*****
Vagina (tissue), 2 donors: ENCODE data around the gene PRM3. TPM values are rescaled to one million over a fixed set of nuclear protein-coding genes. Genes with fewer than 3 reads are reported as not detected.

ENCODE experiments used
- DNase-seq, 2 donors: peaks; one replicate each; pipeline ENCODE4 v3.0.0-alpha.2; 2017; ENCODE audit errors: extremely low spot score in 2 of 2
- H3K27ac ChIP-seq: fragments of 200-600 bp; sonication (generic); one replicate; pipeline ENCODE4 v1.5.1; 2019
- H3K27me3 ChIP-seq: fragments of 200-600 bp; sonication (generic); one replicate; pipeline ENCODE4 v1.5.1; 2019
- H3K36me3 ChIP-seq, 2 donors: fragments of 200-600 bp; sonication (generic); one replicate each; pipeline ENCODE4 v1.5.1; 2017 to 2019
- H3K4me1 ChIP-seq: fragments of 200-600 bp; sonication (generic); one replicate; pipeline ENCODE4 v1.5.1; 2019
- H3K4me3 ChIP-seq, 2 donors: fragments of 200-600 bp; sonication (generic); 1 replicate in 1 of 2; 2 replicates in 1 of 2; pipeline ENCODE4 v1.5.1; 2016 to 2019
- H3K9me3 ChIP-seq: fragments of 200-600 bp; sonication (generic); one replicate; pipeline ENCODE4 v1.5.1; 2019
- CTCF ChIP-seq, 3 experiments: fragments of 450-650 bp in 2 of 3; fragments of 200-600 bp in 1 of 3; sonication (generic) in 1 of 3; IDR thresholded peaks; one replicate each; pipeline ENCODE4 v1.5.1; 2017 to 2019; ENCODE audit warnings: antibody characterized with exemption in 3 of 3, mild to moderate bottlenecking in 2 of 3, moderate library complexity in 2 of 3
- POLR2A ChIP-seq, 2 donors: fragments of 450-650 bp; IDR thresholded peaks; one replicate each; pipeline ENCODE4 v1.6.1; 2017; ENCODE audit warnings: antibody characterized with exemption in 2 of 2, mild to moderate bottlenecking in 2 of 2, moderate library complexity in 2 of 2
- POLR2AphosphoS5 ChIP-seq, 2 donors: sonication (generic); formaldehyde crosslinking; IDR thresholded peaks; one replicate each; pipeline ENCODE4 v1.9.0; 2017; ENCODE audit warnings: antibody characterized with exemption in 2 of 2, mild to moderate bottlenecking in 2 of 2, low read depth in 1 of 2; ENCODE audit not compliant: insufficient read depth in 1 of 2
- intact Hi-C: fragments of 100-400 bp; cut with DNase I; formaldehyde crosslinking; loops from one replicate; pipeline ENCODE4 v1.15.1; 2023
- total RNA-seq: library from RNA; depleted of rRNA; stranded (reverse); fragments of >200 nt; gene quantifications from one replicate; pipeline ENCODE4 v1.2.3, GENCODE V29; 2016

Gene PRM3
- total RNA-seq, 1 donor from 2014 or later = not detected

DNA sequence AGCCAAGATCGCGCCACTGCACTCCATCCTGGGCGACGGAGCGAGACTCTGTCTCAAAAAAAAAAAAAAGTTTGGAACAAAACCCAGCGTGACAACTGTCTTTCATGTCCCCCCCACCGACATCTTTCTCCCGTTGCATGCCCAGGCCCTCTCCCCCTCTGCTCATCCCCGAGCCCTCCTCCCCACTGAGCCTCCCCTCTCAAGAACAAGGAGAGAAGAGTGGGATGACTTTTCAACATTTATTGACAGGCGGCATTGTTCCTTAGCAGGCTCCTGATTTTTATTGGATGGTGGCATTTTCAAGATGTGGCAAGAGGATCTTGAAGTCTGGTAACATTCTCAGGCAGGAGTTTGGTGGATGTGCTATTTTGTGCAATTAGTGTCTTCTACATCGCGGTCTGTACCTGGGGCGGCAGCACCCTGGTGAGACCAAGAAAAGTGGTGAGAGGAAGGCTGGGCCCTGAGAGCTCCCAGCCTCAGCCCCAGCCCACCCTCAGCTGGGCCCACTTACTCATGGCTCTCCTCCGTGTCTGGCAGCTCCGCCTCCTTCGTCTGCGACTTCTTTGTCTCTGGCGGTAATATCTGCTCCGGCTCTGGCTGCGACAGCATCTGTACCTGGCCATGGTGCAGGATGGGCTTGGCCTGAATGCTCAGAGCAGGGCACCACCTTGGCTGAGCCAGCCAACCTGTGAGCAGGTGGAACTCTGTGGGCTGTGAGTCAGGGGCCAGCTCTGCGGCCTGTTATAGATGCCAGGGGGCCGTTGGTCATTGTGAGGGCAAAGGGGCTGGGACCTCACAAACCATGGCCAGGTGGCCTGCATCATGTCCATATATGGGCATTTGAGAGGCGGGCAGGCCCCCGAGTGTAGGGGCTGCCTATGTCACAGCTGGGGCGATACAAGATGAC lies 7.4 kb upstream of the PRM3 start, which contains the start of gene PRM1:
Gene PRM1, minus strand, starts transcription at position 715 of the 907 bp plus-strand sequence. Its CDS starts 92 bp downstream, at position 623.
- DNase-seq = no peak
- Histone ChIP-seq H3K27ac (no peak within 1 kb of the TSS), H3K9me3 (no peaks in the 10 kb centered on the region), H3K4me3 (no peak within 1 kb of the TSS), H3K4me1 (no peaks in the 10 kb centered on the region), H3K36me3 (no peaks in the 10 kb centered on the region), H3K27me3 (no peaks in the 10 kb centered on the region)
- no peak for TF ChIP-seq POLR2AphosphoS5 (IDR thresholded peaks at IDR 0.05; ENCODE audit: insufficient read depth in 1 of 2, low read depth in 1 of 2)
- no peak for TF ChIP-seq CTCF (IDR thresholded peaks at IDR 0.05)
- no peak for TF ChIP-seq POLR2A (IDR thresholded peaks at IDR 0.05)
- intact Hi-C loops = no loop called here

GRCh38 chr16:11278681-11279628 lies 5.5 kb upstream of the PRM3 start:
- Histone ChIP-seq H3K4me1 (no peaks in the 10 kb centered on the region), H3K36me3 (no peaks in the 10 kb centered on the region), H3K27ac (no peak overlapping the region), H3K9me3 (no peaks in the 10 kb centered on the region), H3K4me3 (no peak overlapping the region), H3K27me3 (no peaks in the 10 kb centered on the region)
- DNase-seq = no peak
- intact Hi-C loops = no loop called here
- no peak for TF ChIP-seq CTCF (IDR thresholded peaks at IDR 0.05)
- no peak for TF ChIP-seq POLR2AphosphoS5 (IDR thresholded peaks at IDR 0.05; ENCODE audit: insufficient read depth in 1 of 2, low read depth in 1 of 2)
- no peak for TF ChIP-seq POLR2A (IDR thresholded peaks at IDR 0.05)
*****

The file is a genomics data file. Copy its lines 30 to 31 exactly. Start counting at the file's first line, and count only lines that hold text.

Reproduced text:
- no peak for TF ChIP-seq POLR2AphosphoS5 (IDR thresholded peaks at IDR 0.05; ENCODE audit: insufficient read depth in 1 of 2, low read depth in 1 of 2)
- no peak for TF ChIP-seq POLR2A (IDR thresholded peaks at IDR 0.05)